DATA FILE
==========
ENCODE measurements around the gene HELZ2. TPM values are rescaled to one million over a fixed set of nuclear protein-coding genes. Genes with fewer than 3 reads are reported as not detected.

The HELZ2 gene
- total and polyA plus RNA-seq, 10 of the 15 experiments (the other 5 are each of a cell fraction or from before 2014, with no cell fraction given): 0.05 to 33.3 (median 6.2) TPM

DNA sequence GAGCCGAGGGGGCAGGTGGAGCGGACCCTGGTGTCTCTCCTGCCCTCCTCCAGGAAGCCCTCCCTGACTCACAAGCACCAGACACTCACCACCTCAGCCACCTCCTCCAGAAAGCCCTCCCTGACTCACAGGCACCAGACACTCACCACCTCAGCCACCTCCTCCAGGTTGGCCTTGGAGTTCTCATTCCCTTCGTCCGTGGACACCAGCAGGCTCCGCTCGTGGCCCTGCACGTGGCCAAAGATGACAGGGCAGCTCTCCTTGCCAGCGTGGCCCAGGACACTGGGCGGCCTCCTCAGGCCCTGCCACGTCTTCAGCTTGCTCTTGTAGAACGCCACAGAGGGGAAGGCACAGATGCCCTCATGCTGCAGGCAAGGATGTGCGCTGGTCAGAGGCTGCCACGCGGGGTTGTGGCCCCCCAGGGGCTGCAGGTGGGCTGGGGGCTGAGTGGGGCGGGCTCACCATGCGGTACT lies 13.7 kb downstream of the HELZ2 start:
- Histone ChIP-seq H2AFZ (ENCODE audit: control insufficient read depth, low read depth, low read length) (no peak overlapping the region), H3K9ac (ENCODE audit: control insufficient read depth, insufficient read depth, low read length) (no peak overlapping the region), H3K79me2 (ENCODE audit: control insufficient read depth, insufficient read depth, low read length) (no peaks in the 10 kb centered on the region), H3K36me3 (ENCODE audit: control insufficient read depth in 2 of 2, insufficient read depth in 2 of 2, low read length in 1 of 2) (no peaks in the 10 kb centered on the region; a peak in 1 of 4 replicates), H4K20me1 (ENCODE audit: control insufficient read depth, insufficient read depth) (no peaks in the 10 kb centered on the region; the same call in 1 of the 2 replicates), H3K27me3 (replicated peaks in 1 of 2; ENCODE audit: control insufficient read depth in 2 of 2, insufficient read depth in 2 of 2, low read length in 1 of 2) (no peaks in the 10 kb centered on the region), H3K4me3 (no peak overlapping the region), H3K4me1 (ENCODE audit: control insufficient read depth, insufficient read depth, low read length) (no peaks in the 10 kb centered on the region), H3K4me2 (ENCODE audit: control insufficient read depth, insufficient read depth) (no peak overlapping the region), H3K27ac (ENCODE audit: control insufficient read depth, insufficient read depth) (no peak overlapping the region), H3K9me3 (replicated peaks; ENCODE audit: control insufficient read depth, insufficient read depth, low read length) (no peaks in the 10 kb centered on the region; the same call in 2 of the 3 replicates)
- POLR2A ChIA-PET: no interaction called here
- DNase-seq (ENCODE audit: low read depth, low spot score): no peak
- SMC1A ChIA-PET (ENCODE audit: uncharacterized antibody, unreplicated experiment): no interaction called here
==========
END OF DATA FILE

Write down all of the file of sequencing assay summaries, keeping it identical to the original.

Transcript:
ENCODE measurements around the gene HELZ2. TPM values are rescaled to one million over a fixed set of nuclear protein-coding genes. Genes with fewer than 3 reads are reported as not detected.

The HELZ2 gene
- total and polyA plus RNA-seq, 10 of the 15 experiments (the other 5 are each of a cell fraction or from before 2014, with no cell fraction given): 0.05 to 33.3 (median 6.2) TPM

DNA sequence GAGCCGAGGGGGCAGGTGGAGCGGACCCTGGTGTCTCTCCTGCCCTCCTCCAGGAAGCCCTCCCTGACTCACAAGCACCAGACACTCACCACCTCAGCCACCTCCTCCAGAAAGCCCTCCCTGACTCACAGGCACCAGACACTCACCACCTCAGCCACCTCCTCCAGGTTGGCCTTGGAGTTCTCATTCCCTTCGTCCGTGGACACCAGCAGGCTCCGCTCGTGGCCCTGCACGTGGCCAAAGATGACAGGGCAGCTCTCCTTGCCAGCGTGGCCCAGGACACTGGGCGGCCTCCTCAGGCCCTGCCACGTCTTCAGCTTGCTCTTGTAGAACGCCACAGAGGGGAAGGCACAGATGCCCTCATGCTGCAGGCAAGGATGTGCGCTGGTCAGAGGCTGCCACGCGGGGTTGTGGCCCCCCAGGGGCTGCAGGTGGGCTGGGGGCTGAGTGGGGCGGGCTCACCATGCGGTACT lies 13.7 kb downstream of the HELZ2 start:
- Histone ChIP-seq H2AFZ (ENCODE audit: control insufficient read depth, low read depth, low read length) (no peak overlapping the region), H3K9ac (ENCODE audit: control insufficient read depth, insufficient read depth, low read length) (no peak overlapping the region), H3K79me2 (ENCODE audit: control insufficient read depth, insufficient read depth, low read length) (no peaks in the 10 kb centered on the region), H3K36me3 (ENCODE audit: control insufficient read depth in 2 of 2, insufficient read depth in 2 of 2, low read length in 1 of 2) (no peaks in the 10 kb centered on the region; a peak in 1 of 4 replicates), H4K20me1 (ENCODE audit: control insufficient read depth, insufficient read depth) (no peaks in the 10 kb centered on the region; the same call in 1 of the 2 replicates), H3K27me3 (replicated peaks in 1 of 2; ENCODE audit: control insufficient read depth in 2 of 2, insufficient read depth in 2 of 2, low read length in 1 of 2) (no peaks in the 10 kb centered on the region), H3K4me3 (no peak overlapping the region), H3K4me1 (ENCODE audit: control insufficient read depth, insufficient read depth, low read length) (no peaks in the 10 kb centered on the region), H3K4me2 (ENCODE audit: control insufficient read depth, insufficient read depth) (no peak overlapping the region), H3K27ac (ENCODE audit: control insufficient read depth, insufficient read depth) (no peak overlapping the region), H3K9me3 (replicated peaks; ENCODE audit: control insufficient read depth, insufficient read depth, low read length) (no peaks in the 10 kb centered on the region; the same call in 2 of the 3 replicates)
- POLR2A ChIA-PET: no interaction called here
- DNase-seq (ENCODE audit: low read depth, low spot score): no peak
- SMC1A ChIA-PET (ENCODE audit: uncharacterized antibody, unreplicated experiment): no interaction called here